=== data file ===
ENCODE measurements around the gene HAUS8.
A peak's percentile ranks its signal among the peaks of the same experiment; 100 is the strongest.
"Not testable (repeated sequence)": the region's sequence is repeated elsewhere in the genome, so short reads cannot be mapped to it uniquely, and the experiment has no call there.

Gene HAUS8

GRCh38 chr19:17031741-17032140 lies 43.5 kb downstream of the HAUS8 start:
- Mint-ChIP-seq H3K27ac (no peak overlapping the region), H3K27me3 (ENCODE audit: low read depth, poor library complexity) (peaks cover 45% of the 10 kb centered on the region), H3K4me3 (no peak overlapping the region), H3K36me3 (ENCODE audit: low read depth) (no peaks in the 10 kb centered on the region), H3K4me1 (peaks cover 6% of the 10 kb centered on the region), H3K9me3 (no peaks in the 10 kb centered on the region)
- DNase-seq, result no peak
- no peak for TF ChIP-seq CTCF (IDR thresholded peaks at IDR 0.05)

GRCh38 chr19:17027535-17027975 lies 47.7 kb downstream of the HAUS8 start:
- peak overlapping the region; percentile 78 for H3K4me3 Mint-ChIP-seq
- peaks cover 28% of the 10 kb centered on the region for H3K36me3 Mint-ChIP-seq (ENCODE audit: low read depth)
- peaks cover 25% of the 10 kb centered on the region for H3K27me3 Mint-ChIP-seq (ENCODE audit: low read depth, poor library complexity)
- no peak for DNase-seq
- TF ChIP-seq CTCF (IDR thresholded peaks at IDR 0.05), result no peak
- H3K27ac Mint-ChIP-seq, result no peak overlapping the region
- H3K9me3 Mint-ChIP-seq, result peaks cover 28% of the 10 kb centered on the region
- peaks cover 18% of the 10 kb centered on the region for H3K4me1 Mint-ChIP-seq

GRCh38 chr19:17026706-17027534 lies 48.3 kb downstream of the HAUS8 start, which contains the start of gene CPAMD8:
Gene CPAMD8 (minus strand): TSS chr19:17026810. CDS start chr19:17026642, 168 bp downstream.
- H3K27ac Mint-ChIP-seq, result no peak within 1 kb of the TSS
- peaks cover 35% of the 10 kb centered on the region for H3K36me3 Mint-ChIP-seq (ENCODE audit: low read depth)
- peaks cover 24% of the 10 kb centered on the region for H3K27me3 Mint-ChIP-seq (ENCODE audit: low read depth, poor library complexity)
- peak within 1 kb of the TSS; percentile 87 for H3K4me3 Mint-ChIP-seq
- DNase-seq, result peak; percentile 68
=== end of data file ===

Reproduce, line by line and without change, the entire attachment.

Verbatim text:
ENCODE measurements around the gene HAUS8.
A peak's percentile ranks its signal among the peaks of the same experiment; 100 is the strongest.
"Not testable (repeated sequence)": the region's sequence is repeated elsewhere in the genome, so short reads cannot be mapped to it uniquely, and the experiment has no call there.

Gene HAUS8

GRCh38 chr19:17031741-17032140 lies 43.5 kb downstream of the HAUS8 start:
- Mint-ChIP-seq H3K27ac (no peak overlapping the region), H3K27me3 (ENCODE audit: low read depth, poor library complexity) (peaks cover 45% of the 10 kb centered on the region), H3K4me3 (no peak overlapping the region), H3K36me3 (ENCODE audit: low read depth) (no peaks in the 10 kb centered on the region), H3K4me1 (peaks cover 6% of the 10 kb centered on the region), H3K9me3 (no peaks in the 10 kb centered on the region)
- DNase-seq, result no peak
- no peak for TF ChIP-seq CTCF (IDR thresholded peaks at IDR 0.05)

GRCh38 chr19:17027535-17027975 lies 47.7 kb downstream of the HAUS8 start:
- peak overlapping the region; percentile 78 for H3K4me3 Mint-ChIP-seq
- peaks cover 28% of the 10 kb centered on the region for H3K36me3 Mint-ChIP-seq (ENCODE audit: low read depth)
- peaks cover 25% of the 10 kb centered on the region for H3K27me3 Mint-ChIP-seq (ENCODE audit: low read depth, poor library complexity)
- no peak for DNase-seq
- TF ChIP-seq CTCF (IDR thresholded peaks at IDR 0.05), result no peak
- H3K27ac Mint-ChIP-seq, result no peak overlapping the region
- H3K9me3 Mint-ChIP-seq, result peaks cover 28% of the 10 kb centered on the region
- peaks cover 18% of the 10 kb centered on the region for H3K4me1 Mint-ChIP-seq

GRCh38 chr19:17026706-17027534 lies 48.3 kb downstream of the HAUS8 start, which contains the start of gene CPAMD8:
Gene CPAMD8 (minus strand): TSS chr19:17026810. CDS start chr19:17026642, 168 bp downstream.
- H3K27ac Mint-ChIP-seq, result no peak within 1 kb of the TSS
- peaks cover 35% of the 10 kb centered on the region for H3K36me3 Mint-ChIP-seq (ENCODE audit: low read depth)
- peaks cover 24% of the 10 kb centered on the region for H3K27me3 Mint-ChIP-seq (ENCODE audit: low read depth, poor library complexity)
- peak within 1 kb of the TSS; percentile 87 for H3K4me3 Mint-ChIP-seq
- DNase-seq, result peak; percentile 68